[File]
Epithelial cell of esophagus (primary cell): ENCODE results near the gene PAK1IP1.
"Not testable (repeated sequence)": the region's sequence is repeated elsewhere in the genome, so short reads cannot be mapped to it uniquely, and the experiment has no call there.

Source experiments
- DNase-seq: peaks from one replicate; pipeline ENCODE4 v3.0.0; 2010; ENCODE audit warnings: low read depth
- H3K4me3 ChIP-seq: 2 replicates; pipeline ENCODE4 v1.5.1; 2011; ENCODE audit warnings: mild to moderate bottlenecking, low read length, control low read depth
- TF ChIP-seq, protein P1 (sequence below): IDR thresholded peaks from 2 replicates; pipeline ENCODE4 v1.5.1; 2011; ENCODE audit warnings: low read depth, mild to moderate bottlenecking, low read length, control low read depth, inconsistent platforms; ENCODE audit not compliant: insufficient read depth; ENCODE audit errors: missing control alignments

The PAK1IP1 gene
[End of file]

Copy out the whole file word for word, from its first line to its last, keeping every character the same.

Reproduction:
Epithelial cell of esophagus (primary cell): ENCODE results near the gene PAK1IP1.
"Not testable (repeated sequence)": the region's sequence is repeated elsewhere in the genome, so short reads cannot be mapped to it uniquely, and the experiment has no call there.

Source experiments
- DNase-seq: peaks from one replicate; pipeline ENCODE4 v3.0.0; 2010; ENCODE audit warnings: low read depth
- H3K4me3 ChIP-seq: 2 replicates; pipeline ENCODE4 v1.5.1; 2011; ENCODE audit warnings: mild to moderate bottlenecking, low read length, control low read depth
- TF ChIP-seq, protein P1 (sequence below): IDR thresholded peaks from 2 replicates; pipeline ENCODE4 v1.5.1; 2011; ENCODE audit warnings: low read depth, mild to moderate bottlenecking, low read length, control low read depth, inconsistent platforms; ENCODE audit not compliant: insufficient read depth; ENCODE audit errors: missing control alignments

The PAK1IP1 gene